and persistence through an extensive rehabilitation process may become the responsibility for athletic trainers. Applying key concepts from the sport commitment model (SCM), 2 – 4 to sport injury rehabilitation may give the athletic trainer important tools to facilitate motivation and persistence in
Kari Roethlisberger, Vista Beasley, Jeffrey Martin, Brigid Byrd, Krista Munroe-Chandler, and Irene Muir
, 2011 ). Three major contributors to young females’ attrition from organized sport include lack of sport commitment, dedication to other competing priorities, and a lack of sport enjoyment ( Brown, Salmon, & Pearson, 2014 ; Crane & Temple, 2015 ). Sport commitment is the psychological condition that
Thilo Kunkel, Jason Patrick Doyle, and Alexander Berlin
Consumers’ evaluations of their favorite sport team’s contests are influenced by the value that the team provides to them. The current research contributes to the sport management literature through conceptualizing and measuring the dimensions that influence the perceived value consumers link with their favorite sport team’s games and testing the explanatory ability of this perceived value on their satisfaction with, and commitment toward, the team. Five semistructured expert interviews were conducted to conceptualize perceived value dimensions and measurement items. Next, a multidimensional Consumers’ Perceived Value of Sport Games scale (CPVSG) was developed and tested across two studies with football (soccer) consumers (N 1 = 225; N 2 = 382) in Germany. Results from confirmatory factor and structural equation modeling analyses indicate that five dimensions—functional, social, emotional, epistemic, and economic value—reflect perceived value dimensions that consumers associate with sport team games. Results also indicated these perceived value dimensions were predictive of consumers’ satisfaction with, and commitment toward, their favorite team. Thus, this research adds to the literature by providing the multidimensional CPVSG scale and demonstrating its value in explaining variance in attitudinal outcome variables.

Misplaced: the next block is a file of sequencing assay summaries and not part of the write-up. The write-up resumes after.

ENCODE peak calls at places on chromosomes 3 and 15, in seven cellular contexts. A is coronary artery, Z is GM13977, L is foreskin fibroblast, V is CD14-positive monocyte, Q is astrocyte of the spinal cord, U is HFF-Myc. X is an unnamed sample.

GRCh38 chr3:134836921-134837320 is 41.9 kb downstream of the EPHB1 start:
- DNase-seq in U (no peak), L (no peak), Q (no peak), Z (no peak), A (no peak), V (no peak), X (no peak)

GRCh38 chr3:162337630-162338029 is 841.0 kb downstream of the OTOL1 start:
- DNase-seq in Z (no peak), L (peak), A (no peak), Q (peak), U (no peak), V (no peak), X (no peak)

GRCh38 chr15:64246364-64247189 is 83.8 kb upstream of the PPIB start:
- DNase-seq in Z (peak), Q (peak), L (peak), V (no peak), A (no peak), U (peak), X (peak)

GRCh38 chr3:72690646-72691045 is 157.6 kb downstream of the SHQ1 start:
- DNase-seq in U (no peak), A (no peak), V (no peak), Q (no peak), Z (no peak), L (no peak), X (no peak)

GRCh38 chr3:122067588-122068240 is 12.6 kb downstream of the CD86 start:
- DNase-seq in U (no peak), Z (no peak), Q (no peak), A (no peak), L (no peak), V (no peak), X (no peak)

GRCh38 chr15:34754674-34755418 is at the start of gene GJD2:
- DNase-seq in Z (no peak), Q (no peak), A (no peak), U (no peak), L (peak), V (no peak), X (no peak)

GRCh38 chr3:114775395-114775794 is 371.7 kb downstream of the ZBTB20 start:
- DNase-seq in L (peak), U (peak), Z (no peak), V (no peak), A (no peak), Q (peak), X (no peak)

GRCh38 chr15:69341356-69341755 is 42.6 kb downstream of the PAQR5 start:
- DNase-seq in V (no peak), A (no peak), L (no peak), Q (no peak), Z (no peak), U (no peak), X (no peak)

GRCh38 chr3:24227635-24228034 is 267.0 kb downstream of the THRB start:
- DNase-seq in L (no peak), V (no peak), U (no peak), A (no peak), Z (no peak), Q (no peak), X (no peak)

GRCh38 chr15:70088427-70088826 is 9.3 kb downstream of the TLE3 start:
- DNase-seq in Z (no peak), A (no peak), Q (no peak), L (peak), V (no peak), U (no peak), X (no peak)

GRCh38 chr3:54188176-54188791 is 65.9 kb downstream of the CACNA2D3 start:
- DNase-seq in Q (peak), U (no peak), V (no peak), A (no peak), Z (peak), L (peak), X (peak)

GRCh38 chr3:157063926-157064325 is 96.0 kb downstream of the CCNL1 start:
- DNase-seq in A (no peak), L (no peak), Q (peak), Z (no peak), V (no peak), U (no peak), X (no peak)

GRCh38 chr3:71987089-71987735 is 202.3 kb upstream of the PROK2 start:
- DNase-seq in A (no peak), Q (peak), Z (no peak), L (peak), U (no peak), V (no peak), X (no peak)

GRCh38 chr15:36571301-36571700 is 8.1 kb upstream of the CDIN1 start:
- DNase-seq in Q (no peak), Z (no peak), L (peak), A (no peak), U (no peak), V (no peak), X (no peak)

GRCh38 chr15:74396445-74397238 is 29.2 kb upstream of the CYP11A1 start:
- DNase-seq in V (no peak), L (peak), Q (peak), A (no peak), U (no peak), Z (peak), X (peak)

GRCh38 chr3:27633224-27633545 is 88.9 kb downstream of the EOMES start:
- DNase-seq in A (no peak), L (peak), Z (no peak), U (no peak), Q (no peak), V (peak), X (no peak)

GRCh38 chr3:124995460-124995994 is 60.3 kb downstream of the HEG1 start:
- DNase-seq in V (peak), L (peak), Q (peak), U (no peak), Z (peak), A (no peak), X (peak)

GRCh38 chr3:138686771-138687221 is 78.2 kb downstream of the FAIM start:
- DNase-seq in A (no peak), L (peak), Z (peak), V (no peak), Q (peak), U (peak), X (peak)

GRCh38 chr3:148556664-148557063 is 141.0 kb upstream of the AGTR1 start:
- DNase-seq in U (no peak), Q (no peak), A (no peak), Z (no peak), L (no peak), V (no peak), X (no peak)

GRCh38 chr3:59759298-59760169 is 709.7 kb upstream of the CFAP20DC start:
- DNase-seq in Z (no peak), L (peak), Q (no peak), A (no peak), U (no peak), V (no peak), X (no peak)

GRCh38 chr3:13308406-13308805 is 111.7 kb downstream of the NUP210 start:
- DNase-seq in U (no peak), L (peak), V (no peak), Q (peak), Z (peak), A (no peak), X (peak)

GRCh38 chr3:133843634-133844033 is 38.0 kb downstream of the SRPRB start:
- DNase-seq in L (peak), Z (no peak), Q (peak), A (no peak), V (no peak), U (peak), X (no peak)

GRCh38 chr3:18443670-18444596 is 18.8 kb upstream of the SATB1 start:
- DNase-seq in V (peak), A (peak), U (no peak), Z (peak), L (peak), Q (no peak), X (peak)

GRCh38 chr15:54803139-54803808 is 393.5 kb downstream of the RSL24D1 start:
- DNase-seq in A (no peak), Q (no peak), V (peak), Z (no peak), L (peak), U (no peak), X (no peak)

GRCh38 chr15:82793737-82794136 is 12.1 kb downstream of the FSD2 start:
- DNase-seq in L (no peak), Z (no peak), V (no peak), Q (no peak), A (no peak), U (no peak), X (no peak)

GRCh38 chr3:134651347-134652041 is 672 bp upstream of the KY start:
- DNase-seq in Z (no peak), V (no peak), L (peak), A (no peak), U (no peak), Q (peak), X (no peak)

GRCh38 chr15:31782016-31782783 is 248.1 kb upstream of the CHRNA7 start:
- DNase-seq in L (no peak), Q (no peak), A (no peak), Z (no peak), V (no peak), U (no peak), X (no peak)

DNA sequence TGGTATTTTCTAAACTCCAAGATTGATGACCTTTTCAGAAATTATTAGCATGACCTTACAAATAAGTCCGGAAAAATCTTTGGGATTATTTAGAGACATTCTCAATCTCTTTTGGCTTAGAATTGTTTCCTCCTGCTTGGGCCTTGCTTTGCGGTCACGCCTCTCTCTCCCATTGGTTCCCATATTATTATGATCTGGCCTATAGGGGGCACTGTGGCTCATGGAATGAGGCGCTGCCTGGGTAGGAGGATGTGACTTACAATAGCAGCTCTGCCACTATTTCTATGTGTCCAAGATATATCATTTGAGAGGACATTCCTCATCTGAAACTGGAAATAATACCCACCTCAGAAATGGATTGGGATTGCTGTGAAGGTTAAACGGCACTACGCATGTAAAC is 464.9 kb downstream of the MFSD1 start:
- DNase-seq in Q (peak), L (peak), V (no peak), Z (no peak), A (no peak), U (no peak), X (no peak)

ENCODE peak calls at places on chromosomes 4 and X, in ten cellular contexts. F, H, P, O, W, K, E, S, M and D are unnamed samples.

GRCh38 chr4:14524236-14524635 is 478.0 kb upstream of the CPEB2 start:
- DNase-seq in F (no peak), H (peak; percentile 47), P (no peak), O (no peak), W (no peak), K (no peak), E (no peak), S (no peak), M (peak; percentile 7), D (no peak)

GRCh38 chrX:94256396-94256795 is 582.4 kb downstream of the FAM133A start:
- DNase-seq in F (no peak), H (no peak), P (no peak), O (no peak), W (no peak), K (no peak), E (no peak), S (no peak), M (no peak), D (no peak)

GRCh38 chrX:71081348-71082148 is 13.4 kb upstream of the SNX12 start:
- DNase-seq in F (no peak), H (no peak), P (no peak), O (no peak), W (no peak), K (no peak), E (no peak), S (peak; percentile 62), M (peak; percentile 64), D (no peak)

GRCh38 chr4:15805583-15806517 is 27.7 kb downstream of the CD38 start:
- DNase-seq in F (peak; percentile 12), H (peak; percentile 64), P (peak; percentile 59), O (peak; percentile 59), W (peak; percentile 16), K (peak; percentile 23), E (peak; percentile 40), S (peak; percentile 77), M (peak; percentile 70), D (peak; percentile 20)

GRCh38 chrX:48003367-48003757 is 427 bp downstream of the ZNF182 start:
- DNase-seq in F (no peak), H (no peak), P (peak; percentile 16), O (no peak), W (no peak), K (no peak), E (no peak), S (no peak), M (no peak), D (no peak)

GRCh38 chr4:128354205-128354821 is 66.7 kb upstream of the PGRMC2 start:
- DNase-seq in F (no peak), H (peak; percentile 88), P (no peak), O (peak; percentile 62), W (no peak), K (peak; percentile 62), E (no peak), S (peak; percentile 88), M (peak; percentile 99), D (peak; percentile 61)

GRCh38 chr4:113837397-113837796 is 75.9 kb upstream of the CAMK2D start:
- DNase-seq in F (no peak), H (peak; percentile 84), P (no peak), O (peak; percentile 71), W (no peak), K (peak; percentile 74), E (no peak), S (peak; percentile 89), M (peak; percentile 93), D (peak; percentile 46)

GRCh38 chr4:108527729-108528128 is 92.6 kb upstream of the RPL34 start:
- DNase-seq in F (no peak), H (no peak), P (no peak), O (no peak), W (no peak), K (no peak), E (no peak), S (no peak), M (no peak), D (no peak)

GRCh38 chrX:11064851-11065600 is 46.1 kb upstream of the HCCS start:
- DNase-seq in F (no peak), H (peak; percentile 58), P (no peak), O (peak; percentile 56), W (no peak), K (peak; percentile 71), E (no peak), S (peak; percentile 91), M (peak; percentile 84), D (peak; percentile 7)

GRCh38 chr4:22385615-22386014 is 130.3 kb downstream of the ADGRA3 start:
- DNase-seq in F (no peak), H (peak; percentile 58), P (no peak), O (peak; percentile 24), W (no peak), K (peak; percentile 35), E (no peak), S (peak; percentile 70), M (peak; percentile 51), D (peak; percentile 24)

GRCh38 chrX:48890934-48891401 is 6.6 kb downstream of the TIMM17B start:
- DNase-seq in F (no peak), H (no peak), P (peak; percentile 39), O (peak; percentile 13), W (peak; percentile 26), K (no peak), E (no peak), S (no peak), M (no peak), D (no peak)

Harold A. Riemer and Packianathan Chelladurai
The development of the l5-dimension, 56-item Athlete Satisfaction Questionnaire (ASQ) was based on Chelladurai and Riemer’s (1997) classification of facets of athlete satisfaction. Qualitative procedures included item generation, expert judgment, and independent placement of items in relevant facets. Quantitative procedures, item-to-total correlations, exploratory and confirmatory factor analyses, involving 172 undergraduate students and 614 Canadian university athletes, confirmed the construct validity of the scale. Correlations between the ASQ’s subscales and scales of commitment and negative affectivity provided evidence of criterion-related validity. Reliability estimates (Cronbach’s alpha) ranged from .78 to .95. The 15 facets of ASQ encompassed salient aspects of athletic participation, performance (both individual and team), leadership, the team, the organization, and the athlete.